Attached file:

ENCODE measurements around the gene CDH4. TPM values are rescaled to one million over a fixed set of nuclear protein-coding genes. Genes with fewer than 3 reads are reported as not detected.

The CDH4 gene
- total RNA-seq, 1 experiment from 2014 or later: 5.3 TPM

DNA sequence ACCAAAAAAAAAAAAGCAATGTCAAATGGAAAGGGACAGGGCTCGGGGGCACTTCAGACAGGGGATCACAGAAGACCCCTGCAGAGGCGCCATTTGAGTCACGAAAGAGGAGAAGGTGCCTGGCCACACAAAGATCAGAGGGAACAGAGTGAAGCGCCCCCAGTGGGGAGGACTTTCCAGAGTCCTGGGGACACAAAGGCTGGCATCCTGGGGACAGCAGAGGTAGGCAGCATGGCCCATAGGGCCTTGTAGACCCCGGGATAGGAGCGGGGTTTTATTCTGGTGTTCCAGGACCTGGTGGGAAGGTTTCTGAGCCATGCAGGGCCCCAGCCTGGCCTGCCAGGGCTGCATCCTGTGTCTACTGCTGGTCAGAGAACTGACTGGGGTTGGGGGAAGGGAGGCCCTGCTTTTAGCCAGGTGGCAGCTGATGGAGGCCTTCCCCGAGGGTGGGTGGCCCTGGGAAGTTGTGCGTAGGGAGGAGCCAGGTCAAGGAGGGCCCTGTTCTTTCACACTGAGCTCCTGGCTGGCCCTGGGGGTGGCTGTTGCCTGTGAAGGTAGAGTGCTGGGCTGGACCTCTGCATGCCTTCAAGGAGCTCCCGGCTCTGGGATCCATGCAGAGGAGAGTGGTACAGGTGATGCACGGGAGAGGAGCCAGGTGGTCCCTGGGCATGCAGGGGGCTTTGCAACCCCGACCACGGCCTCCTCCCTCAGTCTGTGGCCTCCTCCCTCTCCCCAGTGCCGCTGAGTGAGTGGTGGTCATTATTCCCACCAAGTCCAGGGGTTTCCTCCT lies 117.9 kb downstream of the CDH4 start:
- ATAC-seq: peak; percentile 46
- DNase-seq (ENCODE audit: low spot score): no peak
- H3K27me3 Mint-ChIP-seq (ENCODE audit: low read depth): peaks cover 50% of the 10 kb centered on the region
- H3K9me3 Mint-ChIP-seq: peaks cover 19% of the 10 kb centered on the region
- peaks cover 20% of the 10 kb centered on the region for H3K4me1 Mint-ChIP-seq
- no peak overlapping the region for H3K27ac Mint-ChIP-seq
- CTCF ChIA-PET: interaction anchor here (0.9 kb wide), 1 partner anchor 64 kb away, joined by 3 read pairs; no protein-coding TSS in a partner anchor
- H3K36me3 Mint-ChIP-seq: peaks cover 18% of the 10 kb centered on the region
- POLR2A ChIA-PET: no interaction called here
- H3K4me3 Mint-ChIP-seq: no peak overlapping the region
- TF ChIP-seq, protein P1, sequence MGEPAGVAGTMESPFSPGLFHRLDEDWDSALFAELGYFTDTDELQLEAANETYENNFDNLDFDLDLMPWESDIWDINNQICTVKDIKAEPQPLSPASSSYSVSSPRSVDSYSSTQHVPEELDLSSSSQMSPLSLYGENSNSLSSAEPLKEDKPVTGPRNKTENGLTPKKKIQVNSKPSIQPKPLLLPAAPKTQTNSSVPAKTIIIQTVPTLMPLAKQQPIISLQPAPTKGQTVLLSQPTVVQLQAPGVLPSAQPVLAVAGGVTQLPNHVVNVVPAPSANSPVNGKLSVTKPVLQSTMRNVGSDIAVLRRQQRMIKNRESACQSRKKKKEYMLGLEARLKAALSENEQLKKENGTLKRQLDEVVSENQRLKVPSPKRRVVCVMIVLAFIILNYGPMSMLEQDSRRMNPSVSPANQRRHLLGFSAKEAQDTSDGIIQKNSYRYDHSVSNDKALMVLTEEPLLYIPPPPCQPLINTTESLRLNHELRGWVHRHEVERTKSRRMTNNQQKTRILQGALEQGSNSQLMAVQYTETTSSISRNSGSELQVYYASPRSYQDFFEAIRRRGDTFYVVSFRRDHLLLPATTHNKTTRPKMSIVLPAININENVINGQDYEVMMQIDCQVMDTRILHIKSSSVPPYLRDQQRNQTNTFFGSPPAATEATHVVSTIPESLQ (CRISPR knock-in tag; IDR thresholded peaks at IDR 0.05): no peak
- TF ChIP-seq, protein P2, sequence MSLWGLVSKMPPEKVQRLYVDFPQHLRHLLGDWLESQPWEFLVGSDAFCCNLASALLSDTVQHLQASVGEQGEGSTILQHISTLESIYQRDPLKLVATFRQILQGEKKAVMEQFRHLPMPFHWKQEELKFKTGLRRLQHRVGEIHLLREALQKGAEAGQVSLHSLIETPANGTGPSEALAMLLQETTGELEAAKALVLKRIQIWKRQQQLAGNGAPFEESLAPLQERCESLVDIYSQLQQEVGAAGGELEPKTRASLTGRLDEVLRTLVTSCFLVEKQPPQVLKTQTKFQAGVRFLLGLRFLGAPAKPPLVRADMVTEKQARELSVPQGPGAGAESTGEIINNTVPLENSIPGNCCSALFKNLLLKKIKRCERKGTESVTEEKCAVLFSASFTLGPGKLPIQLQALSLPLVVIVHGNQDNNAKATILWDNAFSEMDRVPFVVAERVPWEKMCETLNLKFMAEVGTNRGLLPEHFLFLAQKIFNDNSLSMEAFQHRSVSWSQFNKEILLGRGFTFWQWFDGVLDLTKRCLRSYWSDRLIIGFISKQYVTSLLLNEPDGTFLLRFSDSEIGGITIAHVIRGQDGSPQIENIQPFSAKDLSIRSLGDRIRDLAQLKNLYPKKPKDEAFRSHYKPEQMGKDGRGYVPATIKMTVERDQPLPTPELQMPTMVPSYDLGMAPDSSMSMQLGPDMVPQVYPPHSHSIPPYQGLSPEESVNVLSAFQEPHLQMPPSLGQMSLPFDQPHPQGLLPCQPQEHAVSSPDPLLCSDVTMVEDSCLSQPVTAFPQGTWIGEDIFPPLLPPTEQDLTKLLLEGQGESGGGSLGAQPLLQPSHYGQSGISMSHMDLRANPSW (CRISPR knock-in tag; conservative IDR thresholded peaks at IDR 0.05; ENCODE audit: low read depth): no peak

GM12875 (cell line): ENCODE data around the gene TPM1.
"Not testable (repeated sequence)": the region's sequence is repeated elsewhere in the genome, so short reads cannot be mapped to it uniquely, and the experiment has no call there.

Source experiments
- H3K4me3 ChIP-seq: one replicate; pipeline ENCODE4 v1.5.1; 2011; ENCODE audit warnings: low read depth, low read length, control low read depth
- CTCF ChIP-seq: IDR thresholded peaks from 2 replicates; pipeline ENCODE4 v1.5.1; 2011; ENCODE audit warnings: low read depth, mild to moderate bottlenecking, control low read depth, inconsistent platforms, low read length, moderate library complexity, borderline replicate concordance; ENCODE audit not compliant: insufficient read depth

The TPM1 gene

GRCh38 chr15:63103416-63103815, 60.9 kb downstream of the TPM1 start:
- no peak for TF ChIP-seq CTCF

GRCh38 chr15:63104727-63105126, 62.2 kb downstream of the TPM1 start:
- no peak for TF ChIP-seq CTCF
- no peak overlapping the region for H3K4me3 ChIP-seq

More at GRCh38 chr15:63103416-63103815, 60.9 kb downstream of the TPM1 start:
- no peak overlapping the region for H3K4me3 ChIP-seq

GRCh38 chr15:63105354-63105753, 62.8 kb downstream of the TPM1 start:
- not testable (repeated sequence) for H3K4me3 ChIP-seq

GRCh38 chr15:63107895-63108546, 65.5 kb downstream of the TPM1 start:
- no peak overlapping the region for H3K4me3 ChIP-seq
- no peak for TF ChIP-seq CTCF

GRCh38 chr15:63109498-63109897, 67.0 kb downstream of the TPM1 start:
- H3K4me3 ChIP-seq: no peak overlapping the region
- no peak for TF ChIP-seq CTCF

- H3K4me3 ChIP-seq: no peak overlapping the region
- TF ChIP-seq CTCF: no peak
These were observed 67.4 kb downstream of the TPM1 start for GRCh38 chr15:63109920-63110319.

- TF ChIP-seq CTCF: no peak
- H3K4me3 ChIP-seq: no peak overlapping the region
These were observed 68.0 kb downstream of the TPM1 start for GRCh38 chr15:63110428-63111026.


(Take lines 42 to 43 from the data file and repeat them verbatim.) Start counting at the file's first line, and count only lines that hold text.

- H3K4me3 ChIP-seq: no peak overlapping the region
These were observed 68.0 kb downstream of the TPM1 start for GRCh38 chr15:63110428-63111026.